Employer’s Guide to Type 1
Editor’s Note: This content is a part of Beyond Type 1’s guidebook, which includes guides for everyone who has a Type 1 in their life. Check out the rest of our customized guides for the different people in your life here!
You may or may not have a general idea about Type 1 diabetes. Clear your assumptions and check out our basic guides on what exactly T1D is. This knowledge will help you to better understand your employee’s needs. Type 1 diabetes can affect an individual in many different ways, so be sure to keep the line of communication open with your employee.
What is Type 1 diabetes?
Type 1 diabetes is an autoimmune disease that occurs when a person’s own immune system destroys the insulin-producing cells in their pancreas. People with Type 1 are insulin-dependent for life, and must manually give themselves insulin through multiple daily injections or an insulin pump. They must carefully balance insulin, food, exercise, and other factors in order to prevent or minimize serious short and long-term complications due to out of range blood sugar levels.
If you have not heard much about Type 1, here are some fast facts –
- T1D is not caused by a lack of exercise or eating too much sugar
- T1D is not contagious
- There is no cure for T1D at the present moment
- Although T1D has also been called “juvenile diabetes,” T1D affects both children and adults
If we are ever passed out or unconscious, immediately call emergency services and react to the situation as if we were “having a low” or experiencing severe hypoglycemia. If we are unconscious, you may have to administer emergency glucagon.
If we are conscious, fast-acting glucose needs to be taken immediately. This means juice boxes, candy, glucose tablets, or any other sugary food or drink that can be consumed easily.
T1D is considered a disability, and is protected under United States law. Therefore, you cannot discriminate against your employee for their Type 1 by any of the following:
- fail to hire or promote an employee because of Type 1
- terminate someone because of Type 1, unless they pose a direct threat
- discriminate with regard to employer-provided health insurance
Make Reasonable Accommodations
If an applicant voluntarily tells you that he or she has diabetes, you only may ask two questions: whether he or she needs reasonable accommodations and what type of accommodation. You are also required to provide your employee with these reasonable accommodations that will help them perform the essential functions of the job. Generally, accommodations for those with Type 1 are easy, inexpensive and helpful. This is another conversation that is helpful to have with your employee to make sure that you understand the circumstances.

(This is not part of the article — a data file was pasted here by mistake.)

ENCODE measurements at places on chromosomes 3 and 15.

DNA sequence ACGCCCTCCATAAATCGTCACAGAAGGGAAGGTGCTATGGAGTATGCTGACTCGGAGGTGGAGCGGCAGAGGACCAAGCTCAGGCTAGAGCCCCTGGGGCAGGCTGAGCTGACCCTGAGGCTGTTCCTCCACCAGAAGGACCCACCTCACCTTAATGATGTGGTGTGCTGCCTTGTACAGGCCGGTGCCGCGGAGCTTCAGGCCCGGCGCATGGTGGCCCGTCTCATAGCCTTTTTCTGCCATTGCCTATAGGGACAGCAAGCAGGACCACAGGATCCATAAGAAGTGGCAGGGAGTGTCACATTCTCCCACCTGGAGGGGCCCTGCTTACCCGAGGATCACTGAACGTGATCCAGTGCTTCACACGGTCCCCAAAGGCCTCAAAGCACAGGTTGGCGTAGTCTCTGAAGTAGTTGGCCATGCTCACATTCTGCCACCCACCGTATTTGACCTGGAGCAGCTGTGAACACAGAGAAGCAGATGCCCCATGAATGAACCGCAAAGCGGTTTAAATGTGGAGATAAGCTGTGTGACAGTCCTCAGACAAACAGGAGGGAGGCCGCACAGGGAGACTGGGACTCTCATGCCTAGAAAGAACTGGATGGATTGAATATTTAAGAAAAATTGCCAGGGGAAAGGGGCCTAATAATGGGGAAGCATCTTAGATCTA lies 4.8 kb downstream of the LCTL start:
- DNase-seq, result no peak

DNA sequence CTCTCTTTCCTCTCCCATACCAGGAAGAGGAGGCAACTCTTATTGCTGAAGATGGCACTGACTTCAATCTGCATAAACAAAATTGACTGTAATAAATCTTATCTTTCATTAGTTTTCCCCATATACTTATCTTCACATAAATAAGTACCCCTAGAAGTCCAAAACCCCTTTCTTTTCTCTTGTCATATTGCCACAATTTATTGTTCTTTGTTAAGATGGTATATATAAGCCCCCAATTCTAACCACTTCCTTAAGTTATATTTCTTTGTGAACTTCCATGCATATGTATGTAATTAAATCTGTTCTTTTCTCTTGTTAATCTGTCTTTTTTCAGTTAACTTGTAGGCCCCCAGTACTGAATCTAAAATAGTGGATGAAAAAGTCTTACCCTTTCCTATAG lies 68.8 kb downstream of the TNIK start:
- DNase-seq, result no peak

Reasonable accommodations can include:
- Daily diabetes management needs, (such as managing blood sugar levels)
- Taking the necessary insulin
- Treating any hypoglycemic or hyperglycemic episodes
Your T1D employee has a right to take medical leave due to any T1D complications. The Family and Medical Leave Act requires most private employers with over 50 employees and most government employers to provide up to 12 weeks of leave per year because of the worker’s, or an immediate family member’s serious health condition.
This leave can be flexible. For example, you can split up the leave into small blocks of time to deal with short-term problems such as managing blood glucose levels or doctor’s appointments.
As the employer, you do have certain rights to protect yourself. If you have a legitimate reason to believe that diabetes may be affecting an employee’s ability to do their job, you may ask questions or require the employee to have a medical examination.
These situations are generally limited to employment physicals, requests for reasonable accommodation, when the employee return from work following an extended medical leave, or when you have experienced a medical problem on the job that raises safety issues for you.
To avoid any charges of diabetes discrimination, let your employee know if you feel that his or her actions cause a safety risk to other employees. In general, T1Ds can be safe, responsible and effective workers regardless of what they are living with. It is important to realize that emergency situations can and will occur, sometimes because of uncontrollable causes. If you are unsure of how to handle situations or feel overwhelmed with how to handle emergencies, speak to your employee.
The Laws That Protect T1Ds
There are laws that protect your employee. Both federal and state laws in the U.S. offer protection from workplace discrimination.
- The Americans with Disabilities Act applies to private employers, labor unions, and employment agencies with 15 or more employees, and to state and local government.
- The Rehabilitation Act of 1973 generally covers employees who work for the executive branch of the federal government, or for any employer that receives federal money.
- The Congressional Accountability Act covers employees of Congress and most legislative branch agencies.
- All states have their own anti-discrimination laws and agencies responsible for enforcing those laws. Some state anti-discrimination laws provide more comprehensive protection than do the federal laws.
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